Conservation inspiration: hedge creation

Lakeland park’s huge hedge project shows the benefits of habitat creation

Michael Holgate (above) has planted eight miles of wildlife-friendly hedging on his Cumbria park, Silverdale

THE IMPORTANCE of focusing on habitat creation is shown by the success of last year’s David Bellamy Conservation Award Scheme hedge-habitat initiative in which parks were encouraged to plant new native hedgerows.

The impact of planting hedges can be seen at Holgates Silverdale near Morecambe Bay. This park received a Special Distinction award for planting eight miles of new hedgerows. The work to complete, and brought in a raft of species including hawthorn, hazel, ash and oak, interwoven with climbers such as traveller’s-joy and honeysuckle.

Michael Holgate, the family-owned group’s managing director, says that everyone was immensely proud of the award – and that the news soon had a rippling effect: “We found ourselves in the publicity spotlight both in the regional press and in a number of national publications, which was very pleasing,” Michael explains. “Our local newspaper described Holgate’s staff as “hedgerow heroes” in the headline, which raised a few smiles but nevertheless brought them the credit they deserved!”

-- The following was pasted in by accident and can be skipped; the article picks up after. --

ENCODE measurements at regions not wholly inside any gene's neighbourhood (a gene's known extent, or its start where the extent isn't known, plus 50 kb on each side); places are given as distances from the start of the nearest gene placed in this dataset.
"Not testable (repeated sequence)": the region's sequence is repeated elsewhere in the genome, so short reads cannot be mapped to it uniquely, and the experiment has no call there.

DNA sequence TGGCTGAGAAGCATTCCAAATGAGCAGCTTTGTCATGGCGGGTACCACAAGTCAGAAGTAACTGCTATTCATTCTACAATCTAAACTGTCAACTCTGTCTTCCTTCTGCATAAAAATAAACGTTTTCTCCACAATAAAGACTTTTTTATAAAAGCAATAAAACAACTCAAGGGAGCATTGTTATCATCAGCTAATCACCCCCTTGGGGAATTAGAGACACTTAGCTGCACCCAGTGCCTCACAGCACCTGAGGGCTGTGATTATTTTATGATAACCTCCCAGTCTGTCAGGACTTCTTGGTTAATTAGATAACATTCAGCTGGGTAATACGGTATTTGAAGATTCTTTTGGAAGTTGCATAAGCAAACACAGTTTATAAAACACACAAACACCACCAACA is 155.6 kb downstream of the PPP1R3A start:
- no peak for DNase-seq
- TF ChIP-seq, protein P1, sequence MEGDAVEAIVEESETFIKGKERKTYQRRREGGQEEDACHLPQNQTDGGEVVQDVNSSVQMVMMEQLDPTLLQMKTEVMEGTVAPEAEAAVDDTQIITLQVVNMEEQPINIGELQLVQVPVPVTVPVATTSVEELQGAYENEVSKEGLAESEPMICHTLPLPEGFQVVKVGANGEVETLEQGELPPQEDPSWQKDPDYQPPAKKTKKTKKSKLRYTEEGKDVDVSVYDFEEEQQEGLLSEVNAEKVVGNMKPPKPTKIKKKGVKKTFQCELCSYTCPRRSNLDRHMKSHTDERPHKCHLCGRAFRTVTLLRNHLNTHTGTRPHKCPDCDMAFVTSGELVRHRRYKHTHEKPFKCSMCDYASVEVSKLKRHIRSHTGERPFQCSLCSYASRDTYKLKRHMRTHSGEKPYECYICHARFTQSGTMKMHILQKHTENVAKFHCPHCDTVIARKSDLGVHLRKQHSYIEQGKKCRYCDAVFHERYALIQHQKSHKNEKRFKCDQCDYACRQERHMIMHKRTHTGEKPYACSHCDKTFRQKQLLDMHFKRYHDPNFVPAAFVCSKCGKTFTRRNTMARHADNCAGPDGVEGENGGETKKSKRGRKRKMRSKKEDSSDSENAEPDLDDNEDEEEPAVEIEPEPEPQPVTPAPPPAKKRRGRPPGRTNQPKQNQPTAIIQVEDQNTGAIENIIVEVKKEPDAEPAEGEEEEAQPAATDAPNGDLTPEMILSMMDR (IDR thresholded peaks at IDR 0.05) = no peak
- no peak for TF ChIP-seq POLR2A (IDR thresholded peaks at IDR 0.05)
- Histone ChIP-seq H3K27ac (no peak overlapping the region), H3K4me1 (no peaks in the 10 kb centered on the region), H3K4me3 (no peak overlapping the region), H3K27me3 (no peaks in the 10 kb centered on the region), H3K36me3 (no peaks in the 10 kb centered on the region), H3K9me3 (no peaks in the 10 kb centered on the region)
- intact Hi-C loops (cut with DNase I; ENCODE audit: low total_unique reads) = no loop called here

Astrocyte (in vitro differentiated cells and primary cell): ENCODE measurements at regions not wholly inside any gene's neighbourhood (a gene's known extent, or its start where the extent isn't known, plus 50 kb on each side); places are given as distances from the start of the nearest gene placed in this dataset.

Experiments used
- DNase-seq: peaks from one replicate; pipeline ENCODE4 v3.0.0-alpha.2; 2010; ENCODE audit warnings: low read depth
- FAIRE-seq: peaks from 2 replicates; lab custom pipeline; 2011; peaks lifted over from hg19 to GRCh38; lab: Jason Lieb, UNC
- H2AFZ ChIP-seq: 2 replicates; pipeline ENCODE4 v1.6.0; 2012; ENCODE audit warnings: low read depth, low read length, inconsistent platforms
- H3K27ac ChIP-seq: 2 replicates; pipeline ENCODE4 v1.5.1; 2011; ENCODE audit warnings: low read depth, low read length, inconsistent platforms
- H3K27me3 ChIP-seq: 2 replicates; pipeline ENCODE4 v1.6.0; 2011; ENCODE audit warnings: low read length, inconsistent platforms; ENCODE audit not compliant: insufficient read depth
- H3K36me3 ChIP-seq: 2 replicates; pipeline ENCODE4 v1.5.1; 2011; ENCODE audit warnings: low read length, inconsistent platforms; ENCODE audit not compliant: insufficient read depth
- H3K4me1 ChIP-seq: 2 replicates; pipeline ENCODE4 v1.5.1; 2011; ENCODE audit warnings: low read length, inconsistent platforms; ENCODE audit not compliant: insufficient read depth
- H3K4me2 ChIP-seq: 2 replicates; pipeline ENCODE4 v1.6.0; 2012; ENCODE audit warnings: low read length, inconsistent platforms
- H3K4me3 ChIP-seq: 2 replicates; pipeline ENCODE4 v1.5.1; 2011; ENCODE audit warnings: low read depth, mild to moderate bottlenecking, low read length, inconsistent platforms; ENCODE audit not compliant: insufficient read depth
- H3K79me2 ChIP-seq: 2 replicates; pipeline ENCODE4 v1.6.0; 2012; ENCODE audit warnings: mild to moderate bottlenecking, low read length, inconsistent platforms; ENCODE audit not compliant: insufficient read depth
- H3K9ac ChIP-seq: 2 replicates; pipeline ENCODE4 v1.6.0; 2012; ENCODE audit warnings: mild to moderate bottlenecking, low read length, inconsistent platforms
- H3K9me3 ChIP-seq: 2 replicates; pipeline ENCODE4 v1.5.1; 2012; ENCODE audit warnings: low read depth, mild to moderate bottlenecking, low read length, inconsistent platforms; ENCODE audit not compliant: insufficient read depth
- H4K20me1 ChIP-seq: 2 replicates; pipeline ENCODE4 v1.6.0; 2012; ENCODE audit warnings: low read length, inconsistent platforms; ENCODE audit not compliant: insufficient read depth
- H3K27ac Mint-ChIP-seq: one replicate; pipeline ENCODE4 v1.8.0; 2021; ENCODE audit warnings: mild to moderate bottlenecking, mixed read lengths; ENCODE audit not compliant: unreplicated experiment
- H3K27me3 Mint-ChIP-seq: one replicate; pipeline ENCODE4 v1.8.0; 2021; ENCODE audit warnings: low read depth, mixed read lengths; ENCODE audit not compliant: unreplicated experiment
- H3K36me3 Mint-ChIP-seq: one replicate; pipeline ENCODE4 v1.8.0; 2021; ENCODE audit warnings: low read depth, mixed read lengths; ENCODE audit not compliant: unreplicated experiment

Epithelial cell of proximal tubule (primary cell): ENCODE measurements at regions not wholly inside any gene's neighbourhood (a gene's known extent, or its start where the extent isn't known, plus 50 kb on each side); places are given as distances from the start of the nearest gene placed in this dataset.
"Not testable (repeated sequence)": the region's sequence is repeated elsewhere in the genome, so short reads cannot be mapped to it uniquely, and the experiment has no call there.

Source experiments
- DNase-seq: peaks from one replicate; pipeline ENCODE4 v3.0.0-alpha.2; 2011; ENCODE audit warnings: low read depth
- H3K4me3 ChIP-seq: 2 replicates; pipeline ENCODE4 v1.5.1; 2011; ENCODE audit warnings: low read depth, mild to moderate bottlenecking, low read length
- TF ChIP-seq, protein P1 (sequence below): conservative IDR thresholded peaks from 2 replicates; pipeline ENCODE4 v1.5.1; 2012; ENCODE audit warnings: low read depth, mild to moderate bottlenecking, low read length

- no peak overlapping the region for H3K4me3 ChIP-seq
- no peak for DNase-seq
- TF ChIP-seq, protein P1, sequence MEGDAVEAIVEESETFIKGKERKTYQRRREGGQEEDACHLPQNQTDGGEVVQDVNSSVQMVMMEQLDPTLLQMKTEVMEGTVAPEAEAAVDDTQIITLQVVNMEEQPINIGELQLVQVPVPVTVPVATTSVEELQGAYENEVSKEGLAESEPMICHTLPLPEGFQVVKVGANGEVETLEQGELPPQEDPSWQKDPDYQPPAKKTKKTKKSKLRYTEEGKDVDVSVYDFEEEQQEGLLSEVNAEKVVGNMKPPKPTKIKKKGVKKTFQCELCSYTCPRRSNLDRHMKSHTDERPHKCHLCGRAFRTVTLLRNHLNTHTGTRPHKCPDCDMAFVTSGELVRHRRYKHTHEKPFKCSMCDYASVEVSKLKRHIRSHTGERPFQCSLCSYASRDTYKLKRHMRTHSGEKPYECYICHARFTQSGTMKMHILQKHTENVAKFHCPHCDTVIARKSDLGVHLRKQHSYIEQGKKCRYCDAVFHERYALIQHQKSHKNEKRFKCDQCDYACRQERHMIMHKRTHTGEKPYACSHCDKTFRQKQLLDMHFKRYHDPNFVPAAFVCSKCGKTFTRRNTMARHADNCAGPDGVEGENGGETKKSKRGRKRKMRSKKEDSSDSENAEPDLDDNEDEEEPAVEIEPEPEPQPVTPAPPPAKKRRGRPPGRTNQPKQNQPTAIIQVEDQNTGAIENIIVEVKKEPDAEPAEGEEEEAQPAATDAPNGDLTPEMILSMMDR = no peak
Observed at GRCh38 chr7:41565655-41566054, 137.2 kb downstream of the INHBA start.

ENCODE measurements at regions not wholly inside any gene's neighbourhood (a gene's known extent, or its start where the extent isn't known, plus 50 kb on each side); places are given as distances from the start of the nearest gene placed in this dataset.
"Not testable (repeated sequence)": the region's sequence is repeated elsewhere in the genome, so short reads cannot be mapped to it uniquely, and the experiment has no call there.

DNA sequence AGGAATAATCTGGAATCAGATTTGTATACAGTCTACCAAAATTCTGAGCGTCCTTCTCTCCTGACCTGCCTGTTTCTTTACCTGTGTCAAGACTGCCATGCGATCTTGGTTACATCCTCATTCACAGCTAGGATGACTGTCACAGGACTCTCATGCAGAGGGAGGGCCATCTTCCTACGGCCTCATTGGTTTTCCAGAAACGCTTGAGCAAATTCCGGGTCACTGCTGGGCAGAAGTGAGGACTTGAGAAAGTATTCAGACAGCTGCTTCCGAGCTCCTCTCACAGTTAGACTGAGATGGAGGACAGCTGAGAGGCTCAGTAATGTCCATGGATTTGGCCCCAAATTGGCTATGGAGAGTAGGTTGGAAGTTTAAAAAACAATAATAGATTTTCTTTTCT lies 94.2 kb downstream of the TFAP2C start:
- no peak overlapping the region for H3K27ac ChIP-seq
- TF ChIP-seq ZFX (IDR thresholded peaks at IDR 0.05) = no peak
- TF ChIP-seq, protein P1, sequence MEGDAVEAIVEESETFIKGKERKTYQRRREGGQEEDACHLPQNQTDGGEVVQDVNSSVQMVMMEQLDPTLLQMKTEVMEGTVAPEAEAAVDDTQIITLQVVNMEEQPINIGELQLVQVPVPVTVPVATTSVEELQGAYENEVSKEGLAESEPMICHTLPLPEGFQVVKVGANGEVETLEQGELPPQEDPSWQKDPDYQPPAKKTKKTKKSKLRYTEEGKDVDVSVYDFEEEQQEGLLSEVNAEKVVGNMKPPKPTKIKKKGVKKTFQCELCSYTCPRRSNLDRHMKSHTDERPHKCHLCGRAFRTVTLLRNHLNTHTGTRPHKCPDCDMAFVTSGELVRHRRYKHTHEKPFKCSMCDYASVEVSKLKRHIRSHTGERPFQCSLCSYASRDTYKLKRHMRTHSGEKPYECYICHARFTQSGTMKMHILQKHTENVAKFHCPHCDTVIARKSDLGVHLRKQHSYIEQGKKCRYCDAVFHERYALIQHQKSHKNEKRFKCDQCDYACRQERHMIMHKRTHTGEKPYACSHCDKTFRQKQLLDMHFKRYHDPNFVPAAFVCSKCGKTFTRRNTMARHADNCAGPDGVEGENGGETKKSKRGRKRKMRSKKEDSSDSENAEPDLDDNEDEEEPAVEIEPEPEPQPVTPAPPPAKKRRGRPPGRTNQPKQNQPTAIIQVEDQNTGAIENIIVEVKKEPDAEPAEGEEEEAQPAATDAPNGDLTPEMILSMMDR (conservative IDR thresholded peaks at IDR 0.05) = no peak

Media coverage of his parks’ eight miles of hedgerow described how dormice, hedgehogs, red squirrels, butterflies and birds will all benefit from the project.

“It’s surprising just how many regular custo provide advice on, for example, planting pollen-rich flowers in their gardens.

In 2017, almost 300 David Bellamy Award parks provided information about their hedges. Between them they had an amazing 362 miles of wildlife-friendly hedging – further than the distance between London and Edinburgh as the crow flies.

Seeking inspiration for new ways in which your park can help protect the natural world? In these articles, Rufus Bellamy, head of the David Bellamy Conservation Award Scheme, highlights some of the latest initiatives being taken. For more ideas, visit